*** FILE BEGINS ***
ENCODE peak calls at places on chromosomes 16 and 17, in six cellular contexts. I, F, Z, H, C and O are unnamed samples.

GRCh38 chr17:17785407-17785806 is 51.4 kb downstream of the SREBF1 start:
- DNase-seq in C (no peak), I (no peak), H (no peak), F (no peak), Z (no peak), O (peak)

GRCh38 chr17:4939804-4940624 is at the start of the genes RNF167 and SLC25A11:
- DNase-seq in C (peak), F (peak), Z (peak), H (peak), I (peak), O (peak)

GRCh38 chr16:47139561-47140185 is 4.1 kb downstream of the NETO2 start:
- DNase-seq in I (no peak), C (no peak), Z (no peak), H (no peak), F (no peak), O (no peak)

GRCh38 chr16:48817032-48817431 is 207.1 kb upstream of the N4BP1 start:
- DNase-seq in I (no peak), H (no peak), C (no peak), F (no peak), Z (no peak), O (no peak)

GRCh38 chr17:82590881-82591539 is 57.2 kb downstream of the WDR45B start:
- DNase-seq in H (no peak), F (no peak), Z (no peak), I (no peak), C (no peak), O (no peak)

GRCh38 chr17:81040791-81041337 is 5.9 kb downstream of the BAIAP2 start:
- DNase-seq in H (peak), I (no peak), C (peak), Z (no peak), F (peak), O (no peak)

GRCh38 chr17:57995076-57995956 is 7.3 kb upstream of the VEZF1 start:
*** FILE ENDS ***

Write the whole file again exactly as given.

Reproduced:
ENCODE peak calls at places on chromosomes 16 and 17, in six cellular contexts. I, F, Z, H, C and O are unnamed samples.

GRCh38 chr17:17785407-17785806 is 51.4 kb downstream of the SREBF1 start:
- DNase-seq in C (no peak), I (no peak), H (no peak), F (no peak), Z (no peak), O (peak)

GRCh38 chr17:4939804-4940624 is at the start of the genes RNF167 and SLC25A11:
- DNase-seq in C (peak), F (peak), Z (peak), H (peak), I (peak), O (peak)

GRCh38 chr16:47139561-47140185 is 4.1 kb downstream of the NETO2 start:
- DNase-seq in I (no peak), C (no peak), Z (no peak), H (no peak), F (no peak), O (no peak)

GRCh38 chr16:48817032-48817431 is 207.1 kb upstream of the N4BP1 start:
- DNase-seq in I (no peak), H (no peak), C (no peak), F (no peak), Z (no peak), O (no peak)

GRCh38 chr17:82590881-82591539 is 57.2 kb downstream of the WDR45B start:
- DNase-seq in H (no peak), F (no peak), Z (no peak), I (no peak), C (no peak), O (no peak)

GRCh38 chr17:81040791-81041337 is 5.9 kb downstream of the BAIAP2 start:
- DNase-seq in H (peak), I (no peak), C (peak), Z (no peak), F (peak), O (no peak)

GRCh38 chr17:57995076-57995956 is 7.3 kb upstream of the VEZF1 start: